In his book, Joan of Arc: A Military leader, author Kelly DeVries takes an unusual approach toward this illustrious figure, focusing not on the origin of her voices or her relationship with God, but instead on her military tactics. In fact, DeVries has written over a dozen critically-reviewed books on the topic of medieval warfare. Joan of Arc: A Military Leader is written for a professional audience, already versed in the history of Joan of Arc, and with a particular interest in the strategies and politics of war.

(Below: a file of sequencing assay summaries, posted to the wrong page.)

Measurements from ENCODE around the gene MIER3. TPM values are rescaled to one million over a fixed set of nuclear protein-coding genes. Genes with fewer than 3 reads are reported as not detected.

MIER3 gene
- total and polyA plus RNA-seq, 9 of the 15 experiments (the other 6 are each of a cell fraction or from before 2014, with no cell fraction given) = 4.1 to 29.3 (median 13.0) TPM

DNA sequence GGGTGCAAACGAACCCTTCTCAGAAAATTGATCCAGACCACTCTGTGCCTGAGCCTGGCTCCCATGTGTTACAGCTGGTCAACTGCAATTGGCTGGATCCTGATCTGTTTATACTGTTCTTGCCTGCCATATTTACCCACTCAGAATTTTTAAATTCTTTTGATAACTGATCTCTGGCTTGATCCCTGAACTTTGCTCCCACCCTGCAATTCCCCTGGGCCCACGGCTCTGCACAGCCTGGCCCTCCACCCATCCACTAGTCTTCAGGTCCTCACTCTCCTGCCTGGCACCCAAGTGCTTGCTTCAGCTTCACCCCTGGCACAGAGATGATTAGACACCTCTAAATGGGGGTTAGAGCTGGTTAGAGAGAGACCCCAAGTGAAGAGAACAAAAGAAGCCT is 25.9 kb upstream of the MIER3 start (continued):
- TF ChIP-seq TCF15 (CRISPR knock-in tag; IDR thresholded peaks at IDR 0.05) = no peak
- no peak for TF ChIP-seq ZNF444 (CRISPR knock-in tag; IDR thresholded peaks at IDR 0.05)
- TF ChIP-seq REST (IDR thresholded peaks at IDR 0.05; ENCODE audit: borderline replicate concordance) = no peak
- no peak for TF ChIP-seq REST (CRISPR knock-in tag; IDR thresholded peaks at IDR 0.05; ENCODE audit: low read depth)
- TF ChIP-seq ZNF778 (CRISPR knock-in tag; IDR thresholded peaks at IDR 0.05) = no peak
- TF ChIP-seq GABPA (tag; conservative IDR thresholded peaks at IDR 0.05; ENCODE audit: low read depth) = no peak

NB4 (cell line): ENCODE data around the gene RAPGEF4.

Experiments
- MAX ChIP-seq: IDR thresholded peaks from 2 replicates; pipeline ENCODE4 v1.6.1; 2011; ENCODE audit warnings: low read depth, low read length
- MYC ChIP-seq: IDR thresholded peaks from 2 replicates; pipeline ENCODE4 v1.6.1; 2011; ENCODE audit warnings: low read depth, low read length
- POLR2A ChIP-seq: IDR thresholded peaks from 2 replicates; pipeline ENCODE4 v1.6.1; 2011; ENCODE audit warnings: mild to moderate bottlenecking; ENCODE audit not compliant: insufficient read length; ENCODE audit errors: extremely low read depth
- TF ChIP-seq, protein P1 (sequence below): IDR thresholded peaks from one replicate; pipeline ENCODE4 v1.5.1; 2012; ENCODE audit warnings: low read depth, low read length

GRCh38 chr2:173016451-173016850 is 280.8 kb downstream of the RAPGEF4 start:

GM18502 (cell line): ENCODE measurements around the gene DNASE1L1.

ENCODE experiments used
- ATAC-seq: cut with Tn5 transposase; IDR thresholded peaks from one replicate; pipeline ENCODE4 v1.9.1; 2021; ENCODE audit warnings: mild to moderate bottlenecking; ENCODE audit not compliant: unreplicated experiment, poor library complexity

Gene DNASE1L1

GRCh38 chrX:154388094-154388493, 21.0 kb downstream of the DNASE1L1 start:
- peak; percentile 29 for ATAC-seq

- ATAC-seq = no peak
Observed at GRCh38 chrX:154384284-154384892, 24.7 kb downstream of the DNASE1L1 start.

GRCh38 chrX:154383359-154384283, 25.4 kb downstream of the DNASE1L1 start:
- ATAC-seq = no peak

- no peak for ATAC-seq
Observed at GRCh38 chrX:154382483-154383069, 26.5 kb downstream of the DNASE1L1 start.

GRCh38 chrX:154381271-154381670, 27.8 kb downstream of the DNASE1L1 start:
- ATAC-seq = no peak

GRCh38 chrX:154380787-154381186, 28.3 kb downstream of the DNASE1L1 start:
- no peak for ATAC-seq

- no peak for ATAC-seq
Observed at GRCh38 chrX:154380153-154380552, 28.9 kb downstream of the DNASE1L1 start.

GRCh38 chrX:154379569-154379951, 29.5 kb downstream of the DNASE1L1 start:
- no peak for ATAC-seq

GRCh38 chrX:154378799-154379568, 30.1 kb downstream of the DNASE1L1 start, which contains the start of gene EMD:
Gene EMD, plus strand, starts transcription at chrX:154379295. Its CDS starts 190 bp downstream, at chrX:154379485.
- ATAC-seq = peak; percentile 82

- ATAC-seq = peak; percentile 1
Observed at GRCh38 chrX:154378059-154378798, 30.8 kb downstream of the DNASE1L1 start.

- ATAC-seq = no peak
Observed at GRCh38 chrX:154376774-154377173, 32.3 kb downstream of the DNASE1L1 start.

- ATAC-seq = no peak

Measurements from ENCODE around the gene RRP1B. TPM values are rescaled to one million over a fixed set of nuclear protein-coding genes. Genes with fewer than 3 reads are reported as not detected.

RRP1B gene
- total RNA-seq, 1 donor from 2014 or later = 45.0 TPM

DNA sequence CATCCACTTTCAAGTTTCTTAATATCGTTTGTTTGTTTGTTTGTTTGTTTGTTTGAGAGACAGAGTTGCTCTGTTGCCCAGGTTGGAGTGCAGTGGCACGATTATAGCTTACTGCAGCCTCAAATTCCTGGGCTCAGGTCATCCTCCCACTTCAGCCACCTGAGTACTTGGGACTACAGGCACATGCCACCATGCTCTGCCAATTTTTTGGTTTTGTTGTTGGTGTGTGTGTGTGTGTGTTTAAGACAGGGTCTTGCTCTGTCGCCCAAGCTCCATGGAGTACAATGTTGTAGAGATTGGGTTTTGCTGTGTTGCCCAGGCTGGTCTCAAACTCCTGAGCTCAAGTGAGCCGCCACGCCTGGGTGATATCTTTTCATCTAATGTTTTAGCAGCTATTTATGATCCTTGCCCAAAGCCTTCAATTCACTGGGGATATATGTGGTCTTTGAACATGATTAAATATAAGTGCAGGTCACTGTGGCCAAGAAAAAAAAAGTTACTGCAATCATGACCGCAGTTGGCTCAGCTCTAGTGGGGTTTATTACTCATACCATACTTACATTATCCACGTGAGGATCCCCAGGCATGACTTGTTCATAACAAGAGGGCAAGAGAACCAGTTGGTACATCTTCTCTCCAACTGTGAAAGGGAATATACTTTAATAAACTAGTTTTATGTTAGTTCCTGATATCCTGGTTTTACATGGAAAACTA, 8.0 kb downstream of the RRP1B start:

A good deal of the book discusses not merely the facts of Joan’s accomplishments, but the political controversy and the power play inherent in King Charles’ attitude toward these accomplishments. DeVries presents a Joan of Arc who rose to command because, initially, she served the interests of those French looking to achieve power. Ironically, she fell from command for this same reason. DeVries methodically demonstrates each of the tactics that made Joan successful. First, she was charismatic and enthusiastic in the face of countrymen whose collective morale had been worn abysmally low by the lack of an organized French army. Many towns in France surrendered automatically to the English or the Burgundians only because they could not depend on French forces coming to relieve them. But Joan’s proclamation of her "mission from God" cut through their resignation, reigniting French patriotism. Like with all good leaders, her words and actions were an inspiration to her followers. Next, DeVries states, Joan knew how to build alliances for the good of her country—not least with its leader. Her endless devotion to King Charles, her insistence that she, "the Maid," be the one to crown him, reveals her integral understanding that she would need a confident monarch to support her army, just as France’s Armagnacs needed a king of their own nationality. Third, DeVries explains, Joan’s strategy of attack was unprecedented in France during this time, a strategy that was first demonstrated in her brilliant siege of Orleans. She used psychological warfare, for example, in writing letters to the English occupiers asserting that she was the prophesized Maid who had come to save France. She railed against any hesitation on the part of either King Charles or her combatants, during or between battles. She earned her soldiers’ wholehearted cooperation by assuring them that they were doing God’s will, and would have a guaranteed place in Heaven should they be killed in battle. She had the foresight to form strategetic partnerships with such leaders as Arthur de Richemont—who had ties to the English—so that she could make use of his troops. She and her men captured the English troops’ only access across the Loire River to make it obvious to the English that she was determined to counteract them every step of the way. She carefully considered every advantage, and then utilized it. She established early on that she could not be intimidated. Joan might have gone on to score victories for the French a good deal longer if she had not met with opposition on a very important front: from the king. King Charles’ increasing apathy toward Joan’s cause following his coronation, influenced by his diplomacy-minded advisors, is the primary reason DeVries cites for her declining successes thereafter. The king failed to replenish her troops’ ammunition, he ignored her pleas for quicker action, particularly when she wanted to take Paris; eventually, he transferred her to a site where she would be less capable of causing trouble for him. Following her capture, the king never tried to rescue her.